Sorry, Virginia, not only is Santa pretend, but as many know, in 1931 Coca-Cola gave him his great consumer makeover, shaping him into the jolly big-bellied fella we love today.
Less known, however, is that the beloved Christmas mainstay who lights Santa's way, Rudolph the Red-Nosed Reindeer, was invented by an American ad copywriter in 1939.
Rudy's creator, Robert Lewis May, wrote for Montgomery Ward (aka Monkey Ward), the first mail-order catalog business, which by the late '30s had grown into 531 retail stores. (Today, it's once again a catalog-only online retailer.)
MW was giving away coloring books to kids at Christmastime when it decided to create its own in-house booklet, both to economize and build in-store traffic. May was told to write a tale about an animal.
His story of the misfit reindeer who saved that "foggy Christmas eve" was a hit, and the retailer distributed some 2.4 million copies. In 1946, a song version written by May's brother-in-law and sung by Gene Autry topped the radio charts, leading to the 1948 Max Fleischer cartoon, the best-selling Little Golden Books series in the '50s, the famous 1964 stop-motion animated TV special and an unending merchandising empire.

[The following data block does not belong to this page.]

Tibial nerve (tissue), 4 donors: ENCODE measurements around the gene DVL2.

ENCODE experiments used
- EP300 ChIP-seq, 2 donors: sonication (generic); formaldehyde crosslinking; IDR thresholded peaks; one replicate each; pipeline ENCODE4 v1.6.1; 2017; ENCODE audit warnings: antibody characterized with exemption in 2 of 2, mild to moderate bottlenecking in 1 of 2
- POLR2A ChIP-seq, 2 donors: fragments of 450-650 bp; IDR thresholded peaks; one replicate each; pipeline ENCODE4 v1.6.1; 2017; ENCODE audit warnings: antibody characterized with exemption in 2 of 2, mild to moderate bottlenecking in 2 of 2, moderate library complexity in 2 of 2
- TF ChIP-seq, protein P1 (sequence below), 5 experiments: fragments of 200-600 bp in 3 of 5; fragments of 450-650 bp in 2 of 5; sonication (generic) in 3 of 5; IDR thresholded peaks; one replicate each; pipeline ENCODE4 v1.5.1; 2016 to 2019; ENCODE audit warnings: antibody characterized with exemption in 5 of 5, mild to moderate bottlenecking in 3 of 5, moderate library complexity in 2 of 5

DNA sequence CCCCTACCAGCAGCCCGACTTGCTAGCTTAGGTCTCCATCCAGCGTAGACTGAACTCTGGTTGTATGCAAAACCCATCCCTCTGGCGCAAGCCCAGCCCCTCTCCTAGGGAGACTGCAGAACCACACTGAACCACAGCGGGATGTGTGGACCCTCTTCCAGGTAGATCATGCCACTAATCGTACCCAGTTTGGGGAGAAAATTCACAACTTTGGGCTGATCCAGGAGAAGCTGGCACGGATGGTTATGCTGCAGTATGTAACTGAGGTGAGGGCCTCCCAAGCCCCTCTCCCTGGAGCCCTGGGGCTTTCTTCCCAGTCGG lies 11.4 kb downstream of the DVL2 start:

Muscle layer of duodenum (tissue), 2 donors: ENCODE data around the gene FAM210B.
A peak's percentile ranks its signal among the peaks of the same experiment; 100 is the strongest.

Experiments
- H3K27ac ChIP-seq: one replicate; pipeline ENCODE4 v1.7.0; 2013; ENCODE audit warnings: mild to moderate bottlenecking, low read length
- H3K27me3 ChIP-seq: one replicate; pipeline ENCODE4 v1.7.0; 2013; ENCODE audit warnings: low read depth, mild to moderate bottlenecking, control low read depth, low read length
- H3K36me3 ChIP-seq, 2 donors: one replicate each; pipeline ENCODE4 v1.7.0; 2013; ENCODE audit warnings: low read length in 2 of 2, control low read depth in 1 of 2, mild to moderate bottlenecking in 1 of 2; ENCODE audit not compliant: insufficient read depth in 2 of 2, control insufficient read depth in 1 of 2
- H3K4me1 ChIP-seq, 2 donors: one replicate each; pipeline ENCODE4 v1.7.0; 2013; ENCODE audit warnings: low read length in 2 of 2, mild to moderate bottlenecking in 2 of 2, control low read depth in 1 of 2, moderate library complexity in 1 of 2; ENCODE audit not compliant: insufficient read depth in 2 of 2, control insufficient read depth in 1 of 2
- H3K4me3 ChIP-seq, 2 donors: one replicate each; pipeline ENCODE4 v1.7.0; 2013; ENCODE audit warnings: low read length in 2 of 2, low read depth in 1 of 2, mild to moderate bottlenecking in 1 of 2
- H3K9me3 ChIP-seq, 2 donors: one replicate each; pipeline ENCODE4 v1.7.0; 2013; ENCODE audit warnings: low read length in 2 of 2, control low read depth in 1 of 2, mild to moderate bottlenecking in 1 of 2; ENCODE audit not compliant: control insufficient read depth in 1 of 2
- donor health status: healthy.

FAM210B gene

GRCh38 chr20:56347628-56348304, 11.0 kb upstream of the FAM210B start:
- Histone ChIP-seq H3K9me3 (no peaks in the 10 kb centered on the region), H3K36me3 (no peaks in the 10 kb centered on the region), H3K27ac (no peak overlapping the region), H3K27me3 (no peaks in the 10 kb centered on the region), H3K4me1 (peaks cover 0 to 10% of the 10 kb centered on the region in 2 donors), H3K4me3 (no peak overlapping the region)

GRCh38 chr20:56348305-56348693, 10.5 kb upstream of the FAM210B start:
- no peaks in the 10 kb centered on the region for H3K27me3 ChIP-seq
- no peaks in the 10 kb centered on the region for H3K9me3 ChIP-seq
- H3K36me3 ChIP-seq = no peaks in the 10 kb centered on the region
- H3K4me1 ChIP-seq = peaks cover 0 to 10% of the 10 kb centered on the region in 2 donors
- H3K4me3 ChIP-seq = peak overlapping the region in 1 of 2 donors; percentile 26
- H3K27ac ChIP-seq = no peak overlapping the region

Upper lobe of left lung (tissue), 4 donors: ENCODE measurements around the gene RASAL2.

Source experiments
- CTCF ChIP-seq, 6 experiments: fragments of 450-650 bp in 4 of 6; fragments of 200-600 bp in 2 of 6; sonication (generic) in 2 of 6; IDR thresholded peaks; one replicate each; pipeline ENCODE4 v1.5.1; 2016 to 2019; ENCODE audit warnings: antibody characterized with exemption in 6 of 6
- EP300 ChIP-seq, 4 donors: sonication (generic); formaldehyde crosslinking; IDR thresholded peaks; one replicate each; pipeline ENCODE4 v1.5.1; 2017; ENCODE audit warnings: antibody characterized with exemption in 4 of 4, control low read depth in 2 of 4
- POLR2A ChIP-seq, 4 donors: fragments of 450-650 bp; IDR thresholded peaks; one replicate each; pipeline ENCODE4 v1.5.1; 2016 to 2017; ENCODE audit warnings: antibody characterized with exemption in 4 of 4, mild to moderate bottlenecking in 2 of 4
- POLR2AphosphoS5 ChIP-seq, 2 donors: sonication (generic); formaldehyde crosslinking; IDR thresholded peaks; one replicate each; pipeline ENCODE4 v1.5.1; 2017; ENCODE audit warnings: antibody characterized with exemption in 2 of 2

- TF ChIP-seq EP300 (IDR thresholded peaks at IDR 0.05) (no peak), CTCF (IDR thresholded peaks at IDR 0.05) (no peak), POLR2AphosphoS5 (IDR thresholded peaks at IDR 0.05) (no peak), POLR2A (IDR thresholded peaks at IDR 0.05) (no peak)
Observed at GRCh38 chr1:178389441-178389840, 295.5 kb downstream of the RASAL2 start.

May said he made Rudolph a reindeer because his daughter loved the animal, and based the peewee persona on himself, as he remembered being a runty kid not picked for teams.
Of course, words like "disability" and "inclusion" were not commonly used in the Depression era. But the idea that a young buck with a red honker could save Christmas is a universal fable that still has wings.